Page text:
Various Common Home Laser Printer Reviews
Wander into any technology store and try to buy a printer, and chances are, the salesperson will try to sell you a cheap inkjet. But wait! Don’t buy yet…well, at least not just yet. Depending on your printing needs, an inexpensive laser printer may be a better buy, especially if you print a lot of documents, or if you don’t plan on printing your own photos any time soon.
There’s a prevalence of cheap in-store and online photo-printing services, so the latter problem can often be more economically met in any case. And laser printers are built – even the cheap ones – to be document powerhouses, both in the speed at which documents can be printed and the cost to print each page. You do pay more upfront to purchase the printer, and the consumables typically cost a little more, but the flipside of that is that most laser toner cartridges are rated in the thousands of pages, whereas inkjet cartridges typically offer only a few hundred pages.
Pros: The HL-2140 looks like a laser printer of old; big, boxy and solid. I wasn’t expecting much, given it’s the cheapest unit in this roundup, but the HL-2140 surprised me with good print quality at perfectly acceptable print speeds. To sweeten the deal, with the high-yield cartridge, it’s also the cheapest to run.
Cons: It is big, and that means you’ve got to find somewhere to put it. It’s also impressively noisy when warming up.
Overall I rate this laser printer a 5/5 – An excellent budget laser choice.
Canon Laser Shot LBP3250
Pros: The Laser Shot (along with HP’s P1005) proves that laser printers don’t have to look big and boxy; the Laser Shot looks as good as many inkjets I’ve tested. It’s also the second fastest of the models I tested, beaten only by the much more costly Lexmark E260d. The 2,000-page toner cartridges present a good balance between value and frequency of cartridge changes.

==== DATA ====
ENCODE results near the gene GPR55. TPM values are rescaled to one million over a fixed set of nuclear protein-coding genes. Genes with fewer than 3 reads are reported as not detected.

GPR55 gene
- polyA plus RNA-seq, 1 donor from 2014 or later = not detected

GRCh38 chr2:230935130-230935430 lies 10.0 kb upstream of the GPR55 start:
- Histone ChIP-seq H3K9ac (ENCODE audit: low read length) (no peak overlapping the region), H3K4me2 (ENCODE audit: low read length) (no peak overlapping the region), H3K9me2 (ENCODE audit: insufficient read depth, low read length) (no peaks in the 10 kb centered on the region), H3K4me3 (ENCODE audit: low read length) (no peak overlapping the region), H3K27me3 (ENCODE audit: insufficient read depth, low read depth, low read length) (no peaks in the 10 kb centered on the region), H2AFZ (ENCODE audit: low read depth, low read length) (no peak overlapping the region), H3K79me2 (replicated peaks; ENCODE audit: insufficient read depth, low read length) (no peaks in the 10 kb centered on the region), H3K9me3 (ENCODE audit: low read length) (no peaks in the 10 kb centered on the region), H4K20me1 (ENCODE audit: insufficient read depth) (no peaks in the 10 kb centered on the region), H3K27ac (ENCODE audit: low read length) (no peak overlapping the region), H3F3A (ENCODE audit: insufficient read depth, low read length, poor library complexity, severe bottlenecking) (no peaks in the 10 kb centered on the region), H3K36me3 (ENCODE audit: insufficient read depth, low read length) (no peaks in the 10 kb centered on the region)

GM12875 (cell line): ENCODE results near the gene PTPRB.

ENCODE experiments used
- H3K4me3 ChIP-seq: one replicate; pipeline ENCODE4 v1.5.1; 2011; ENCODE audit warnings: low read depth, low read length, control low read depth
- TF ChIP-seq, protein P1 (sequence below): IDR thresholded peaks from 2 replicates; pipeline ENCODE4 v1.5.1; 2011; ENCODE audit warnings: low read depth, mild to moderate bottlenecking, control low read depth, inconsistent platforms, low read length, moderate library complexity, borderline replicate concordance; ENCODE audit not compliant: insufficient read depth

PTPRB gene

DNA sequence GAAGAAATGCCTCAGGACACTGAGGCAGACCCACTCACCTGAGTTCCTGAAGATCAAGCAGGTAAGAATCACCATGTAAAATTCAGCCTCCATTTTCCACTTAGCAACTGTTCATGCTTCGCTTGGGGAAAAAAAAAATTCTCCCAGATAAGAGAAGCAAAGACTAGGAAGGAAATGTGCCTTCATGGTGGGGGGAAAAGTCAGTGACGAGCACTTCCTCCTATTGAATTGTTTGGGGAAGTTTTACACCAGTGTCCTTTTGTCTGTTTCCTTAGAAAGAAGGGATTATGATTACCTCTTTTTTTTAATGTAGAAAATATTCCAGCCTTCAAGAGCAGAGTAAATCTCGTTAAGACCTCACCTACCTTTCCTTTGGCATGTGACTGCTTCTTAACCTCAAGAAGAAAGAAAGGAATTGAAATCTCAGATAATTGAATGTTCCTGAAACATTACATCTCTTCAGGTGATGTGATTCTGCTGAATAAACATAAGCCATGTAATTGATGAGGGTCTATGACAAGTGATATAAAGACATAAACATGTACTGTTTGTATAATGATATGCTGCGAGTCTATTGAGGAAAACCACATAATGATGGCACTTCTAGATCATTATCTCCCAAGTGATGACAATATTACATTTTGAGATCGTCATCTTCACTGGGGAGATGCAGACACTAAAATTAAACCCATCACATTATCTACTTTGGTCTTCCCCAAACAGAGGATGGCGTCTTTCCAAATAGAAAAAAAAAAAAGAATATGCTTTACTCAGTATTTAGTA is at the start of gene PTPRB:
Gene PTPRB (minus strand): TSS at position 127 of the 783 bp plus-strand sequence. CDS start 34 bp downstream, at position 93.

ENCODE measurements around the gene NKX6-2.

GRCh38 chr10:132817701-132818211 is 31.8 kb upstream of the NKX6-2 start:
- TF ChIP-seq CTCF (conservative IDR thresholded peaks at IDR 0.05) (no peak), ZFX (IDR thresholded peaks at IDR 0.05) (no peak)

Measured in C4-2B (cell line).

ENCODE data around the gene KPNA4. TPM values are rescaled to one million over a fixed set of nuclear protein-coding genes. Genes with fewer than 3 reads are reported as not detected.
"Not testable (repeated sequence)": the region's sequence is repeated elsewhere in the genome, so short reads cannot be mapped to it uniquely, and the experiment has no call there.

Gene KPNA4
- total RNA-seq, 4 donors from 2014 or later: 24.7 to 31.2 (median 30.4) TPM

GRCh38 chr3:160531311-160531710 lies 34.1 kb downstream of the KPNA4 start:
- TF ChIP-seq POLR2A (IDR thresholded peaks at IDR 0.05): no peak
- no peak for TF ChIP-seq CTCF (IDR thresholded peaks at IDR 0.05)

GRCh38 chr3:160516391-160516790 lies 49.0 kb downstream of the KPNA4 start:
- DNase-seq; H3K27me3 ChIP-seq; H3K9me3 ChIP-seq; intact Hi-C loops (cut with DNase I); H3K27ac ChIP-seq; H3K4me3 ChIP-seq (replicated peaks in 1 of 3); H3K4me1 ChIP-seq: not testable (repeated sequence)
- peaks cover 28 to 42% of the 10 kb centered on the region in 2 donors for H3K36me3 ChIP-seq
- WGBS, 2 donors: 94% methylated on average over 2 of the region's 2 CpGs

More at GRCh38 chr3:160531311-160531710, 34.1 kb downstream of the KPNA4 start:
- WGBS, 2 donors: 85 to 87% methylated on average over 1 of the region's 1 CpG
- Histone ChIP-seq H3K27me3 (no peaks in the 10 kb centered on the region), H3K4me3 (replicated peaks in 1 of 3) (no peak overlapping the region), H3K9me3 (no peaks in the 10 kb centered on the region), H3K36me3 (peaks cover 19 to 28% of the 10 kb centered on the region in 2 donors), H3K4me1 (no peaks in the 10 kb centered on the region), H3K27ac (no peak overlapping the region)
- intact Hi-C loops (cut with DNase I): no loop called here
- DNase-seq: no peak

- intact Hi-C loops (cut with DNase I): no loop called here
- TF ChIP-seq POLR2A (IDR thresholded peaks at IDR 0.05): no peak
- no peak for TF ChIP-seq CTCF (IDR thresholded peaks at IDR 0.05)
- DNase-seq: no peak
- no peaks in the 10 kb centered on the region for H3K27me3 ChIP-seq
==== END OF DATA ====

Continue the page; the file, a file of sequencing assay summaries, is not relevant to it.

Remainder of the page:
Cons: Possibly as a function of its small size and light body, this printer is rather noisy, both when starting up and printing. I also found there was a slight tendency towards smudged prints when using full saturation coverage. There are a lot of printing options – you don’t pick draft so much as you do toner saturation – and that adds a bit more complexity.
Overall I rate this laser printer a 4.5/5 – A great choice for the space-strapped buyer who wants style.
Fuji Xerox Phaser 3125N
Pros: The Phaser 3125N is priced like a professional laser, and for the most part, it shows. It’s one of only a few laser models in this roundup with a nice large paper tray, network support, and even a parallel port for much older PCs. Print speed matched that of the Brother printer, albeit at a lower decibel level. With an estimated 3,000-page toner life cycle, you won’t have to replace cartridges all that often.
Cons: The lower quality mode printing was noticeably faint, although certainly not unreadable. Given the Brother printer matched it for speed, it’s tough to justify the extra cash unless you need network printing.
Overall I rate this laser printer a 3.5/5 – For those who want a networked home laser without sharing via a PC.
HP LaserJet P1005
Pros: The P1005 certainly proves that a laser printer doesn’t need to take up much more space than an inkjet; at 347 by 224 by 194mm, it’s truly tiny, and will comfortably fit on a desk. Setup was also a very simple task.
Cons: However, that’s where the good stuff ends. The HP was the second slowest laser (beaten only by the turgid speeds of the Samsung), and its tiny frame made it a real noise maker. The final nail in its coffin is the printing cost; at an estimated 7.46 cents per printed page, this would be an expensive printer to run.
Overall I rate this laser printer a 3/5 – Only for those with a really tiny space to place a laser.
Pros: The E260D shows what you can do when you’ve got a bit more cash to splash out on a laser printer, as it wiped the floor with everything else in my speed tests, spitting out five very well-printer pages in both draft and normal modes in 11-14 seconds flat. I suspect if you torqued up the print feed motor, it’d do it even quicker.
Cons: Around at $350, the E260D is the most expensive model submitted for review – for what it’s worth Lexmark do offer cheaper laser models, but this was what they sent me to test.
Overall I rate this laser printer a 3.5/5 – A more serious office tool for those who need fast bulk printing.
Pros: The CLP-310 is the sole colour laser entrant in this roundup, so if having a dash of colour is important to you, it’s a good option. It’s also relatively small, which is important if your space is at a premium.
Cons: While print costs are moderate (my figures are for black toner yields only), the CLP-310 does itself no favours at all in the print speed stakes; it took longer to print out its first page than many of the other models did to complete all five in normal mode. Even its draft performance was slower that any other printers here.
Overall I rate this laser printer a 3/5 – A decent printer if colour is important to you, but otherwise too slow.